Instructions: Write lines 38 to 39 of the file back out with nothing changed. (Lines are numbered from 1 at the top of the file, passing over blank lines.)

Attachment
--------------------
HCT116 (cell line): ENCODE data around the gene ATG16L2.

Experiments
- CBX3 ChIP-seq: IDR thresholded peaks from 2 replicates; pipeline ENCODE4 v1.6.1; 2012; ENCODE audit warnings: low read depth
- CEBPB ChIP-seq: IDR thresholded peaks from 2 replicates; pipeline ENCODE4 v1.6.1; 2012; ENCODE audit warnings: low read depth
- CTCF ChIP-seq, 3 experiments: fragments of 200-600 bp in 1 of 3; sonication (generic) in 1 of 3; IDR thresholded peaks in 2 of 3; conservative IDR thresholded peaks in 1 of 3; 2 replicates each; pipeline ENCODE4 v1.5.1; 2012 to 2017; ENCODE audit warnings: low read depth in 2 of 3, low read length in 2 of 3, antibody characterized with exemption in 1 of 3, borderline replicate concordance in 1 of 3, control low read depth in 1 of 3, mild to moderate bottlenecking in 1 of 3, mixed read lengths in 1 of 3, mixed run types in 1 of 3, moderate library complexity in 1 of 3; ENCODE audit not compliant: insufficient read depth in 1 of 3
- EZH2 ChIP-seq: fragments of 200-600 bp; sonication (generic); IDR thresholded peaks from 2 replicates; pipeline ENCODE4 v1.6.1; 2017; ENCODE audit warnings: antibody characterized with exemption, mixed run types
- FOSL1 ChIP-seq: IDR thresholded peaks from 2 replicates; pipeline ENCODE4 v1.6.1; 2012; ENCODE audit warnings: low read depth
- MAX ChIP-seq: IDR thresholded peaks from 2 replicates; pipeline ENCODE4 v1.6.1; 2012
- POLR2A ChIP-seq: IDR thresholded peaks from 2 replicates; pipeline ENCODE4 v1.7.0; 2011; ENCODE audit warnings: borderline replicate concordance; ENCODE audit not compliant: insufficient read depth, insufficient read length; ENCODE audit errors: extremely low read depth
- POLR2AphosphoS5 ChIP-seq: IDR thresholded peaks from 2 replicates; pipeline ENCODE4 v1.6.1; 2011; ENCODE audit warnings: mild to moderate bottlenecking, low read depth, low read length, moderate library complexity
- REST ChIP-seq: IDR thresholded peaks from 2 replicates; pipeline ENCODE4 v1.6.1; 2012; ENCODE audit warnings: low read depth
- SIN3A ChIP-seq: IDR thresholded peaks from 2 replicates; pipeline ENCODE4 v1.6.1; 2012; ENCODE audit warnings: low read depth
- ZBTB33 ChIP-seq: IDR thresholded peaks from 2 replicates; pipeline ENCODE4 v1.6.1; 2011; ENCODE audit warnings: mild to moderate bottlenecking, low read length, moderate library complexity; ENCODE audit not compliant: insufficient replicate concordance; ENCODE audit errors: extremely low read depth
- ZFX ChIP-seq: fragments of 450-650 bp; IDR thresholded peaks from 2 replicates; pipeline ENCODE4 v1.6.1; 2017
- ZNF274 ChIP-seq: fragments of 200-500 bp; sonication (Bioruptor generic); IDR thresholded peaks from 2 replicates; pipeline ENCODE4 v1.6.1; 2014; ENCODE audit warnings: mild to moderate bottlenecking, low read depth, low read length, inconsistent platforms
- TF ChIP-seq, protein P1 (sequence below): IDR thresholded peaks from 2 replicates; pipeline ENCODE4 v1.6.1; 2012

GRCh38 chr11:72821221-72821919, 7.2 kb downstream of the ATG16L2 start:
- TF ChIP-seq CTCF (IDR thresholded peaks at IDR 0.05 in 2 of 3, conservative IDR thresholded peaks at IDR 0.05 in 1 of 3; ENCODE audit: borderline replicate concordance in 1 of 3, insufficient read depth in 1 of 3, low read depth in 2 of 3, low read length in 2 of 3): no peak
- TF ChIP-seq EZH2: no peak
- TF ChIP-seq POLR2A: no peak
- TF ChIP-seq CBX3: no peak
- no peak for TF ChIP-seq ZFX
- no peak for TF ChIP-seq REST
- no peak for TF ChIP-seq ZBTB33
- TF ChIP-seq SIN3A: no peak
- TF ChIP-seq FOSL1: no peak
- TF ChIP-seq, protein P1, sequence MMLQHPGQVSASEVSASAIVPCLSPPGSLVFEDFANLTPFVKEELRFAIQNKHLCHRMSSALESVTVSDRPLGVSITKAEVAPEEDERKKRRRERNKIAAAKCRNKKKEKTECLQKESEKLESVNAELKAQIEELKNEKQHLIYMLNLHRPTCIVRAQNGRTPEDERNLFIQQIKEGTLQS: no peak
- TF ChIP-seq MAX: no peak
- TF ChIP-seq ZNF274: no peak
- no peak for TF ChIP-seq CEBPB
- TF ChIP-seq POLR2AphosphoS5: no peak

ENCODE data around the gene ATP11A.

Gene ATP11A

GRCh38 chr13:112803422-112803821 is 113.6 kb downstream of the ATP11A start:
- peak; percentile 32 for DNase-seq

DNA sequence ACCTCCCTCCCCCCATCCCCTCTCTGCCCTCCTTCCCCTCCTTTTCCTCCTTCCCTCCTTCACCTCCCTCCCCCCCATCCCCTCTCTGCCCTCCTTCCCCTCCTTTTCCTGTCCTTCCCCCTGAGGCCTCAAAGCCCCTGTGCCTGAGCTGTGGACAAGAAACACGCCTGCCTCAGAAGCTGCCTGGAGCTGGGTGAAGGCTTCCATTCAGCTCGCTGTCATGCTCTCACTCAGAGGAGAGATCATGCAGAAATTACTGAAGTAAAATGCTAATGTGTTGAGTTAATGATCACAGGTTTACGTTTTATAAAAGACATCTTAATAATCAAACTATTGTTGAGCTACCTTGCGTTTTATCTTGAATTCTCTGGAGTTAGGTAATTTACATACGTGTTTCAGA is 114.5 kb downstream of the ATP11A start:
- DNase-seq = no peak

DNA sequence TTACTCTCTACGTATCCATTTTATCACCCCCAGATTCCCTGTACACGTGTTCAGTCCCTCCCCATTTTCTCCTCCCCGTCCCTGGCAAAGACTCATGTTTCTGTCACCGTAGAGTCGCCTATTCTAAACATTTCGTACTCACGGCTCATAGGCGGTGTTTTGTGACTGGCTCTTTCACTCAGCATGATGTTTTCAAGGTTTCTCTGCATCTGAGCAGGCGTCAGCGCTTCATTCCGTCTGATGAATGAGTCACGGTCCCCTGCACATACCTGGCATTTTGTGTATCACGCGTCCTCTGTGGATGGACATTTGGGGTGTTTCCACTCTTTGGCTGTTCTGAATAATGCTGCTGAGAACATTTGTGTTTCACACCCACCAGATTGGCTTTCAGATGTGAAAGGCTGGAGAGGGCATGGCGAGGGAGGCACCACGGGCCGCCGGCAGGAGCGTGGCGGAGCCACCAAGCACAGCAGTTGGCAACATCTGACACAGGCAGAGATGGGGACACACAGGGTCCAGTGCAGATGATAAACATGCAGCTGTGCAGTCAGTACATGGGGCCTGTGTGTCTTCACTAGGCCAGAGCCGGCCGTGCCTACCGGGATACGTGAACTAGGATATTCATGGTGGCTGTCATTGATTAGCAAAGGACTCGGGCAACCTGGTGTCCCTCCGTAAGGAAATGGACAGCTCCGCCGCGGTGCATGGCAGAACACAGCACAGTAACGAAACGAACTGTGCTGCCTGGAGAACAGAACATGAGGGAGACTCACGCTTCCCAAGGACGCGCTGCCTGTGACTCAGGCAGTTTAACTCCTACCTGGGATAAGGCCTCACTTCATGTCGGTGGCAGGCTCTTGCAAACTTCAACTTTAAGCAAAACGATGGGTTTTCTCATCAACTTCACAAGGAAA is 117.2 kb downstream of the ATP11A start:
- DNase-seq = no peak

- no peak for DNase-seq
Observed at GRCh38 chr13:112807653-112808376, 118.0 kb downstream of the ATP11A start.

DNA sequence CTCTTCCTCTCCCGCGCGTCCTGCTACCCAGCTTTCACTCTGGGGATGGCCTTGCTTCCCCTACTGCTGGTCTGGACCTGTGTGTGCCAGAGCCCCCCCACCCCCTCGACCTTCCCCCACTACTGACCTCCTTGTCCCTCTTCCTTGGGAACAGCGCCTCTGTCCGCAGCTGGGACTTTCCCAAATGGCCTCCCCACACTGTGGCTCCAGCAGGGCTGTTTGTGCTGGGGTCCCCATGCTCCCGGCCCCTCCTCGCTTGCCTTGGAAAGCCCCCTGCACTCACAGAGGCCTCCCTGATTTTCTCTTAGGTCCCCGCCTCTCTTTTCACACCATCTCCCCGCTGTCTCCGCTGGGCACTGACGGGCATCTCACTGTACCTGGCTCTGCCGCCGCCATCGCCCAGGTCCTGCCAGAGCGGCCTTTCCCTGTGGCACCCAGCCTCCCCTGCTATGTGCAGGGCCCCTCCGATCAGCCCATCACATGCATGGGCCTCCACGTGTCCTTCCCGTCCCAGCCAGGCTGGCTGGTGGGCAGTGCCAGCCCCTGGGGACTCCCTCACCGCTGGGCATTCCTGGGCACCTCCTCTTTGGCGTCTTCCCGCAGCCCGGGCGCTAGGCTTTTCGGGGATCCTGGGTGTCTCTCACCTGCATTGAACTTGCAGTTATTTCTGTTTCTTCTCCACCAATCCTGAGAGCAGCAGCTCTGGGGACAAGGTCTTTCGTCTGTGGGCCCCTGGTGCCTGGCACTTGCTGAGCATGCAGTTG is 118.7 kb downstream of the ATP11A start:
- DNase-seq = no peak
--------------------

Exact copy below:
DNA sequence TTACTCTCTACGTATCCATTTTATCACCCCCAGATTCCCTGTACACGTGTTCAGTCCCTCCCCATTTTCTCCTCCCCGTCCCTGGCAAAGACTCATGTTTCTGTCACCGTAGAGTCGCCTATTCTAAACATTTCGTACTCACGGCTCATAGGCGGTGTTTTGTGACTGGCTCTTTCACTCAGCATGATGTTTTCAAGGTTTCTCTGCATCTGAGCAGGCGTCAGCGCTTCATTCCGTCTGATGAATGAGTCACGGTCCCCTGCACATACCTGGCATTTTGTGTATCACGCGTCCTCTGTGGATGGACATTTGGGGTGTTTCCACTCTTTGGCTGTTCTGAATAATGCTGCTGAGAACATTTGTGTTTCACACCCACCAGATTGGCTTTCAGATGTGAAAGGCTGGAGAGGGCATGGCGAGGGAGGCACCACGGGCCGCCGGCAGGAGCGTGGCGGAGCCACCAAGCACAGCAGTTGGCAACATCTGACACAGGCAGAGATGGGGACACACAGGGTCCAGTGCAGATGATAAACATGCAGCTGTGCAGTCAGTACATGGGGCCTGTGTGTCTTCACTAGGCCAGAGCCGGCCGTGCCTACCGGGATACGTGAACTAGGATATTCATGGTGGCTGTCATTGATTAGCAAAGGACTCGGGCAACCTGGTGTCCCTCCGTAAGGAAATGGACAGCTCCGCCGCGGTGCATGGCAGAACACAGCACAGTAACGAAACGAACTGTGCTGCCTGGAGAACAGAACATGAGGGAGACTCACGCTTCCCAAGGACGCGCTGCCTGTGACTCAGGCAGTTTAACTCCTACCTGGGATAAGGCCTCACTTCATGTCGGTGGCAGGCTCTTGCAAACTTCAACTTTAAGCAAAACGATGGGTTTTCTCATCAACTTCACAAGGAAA is 117.2 kb downstream of the ATP11A start:
- DNase-seq = no peak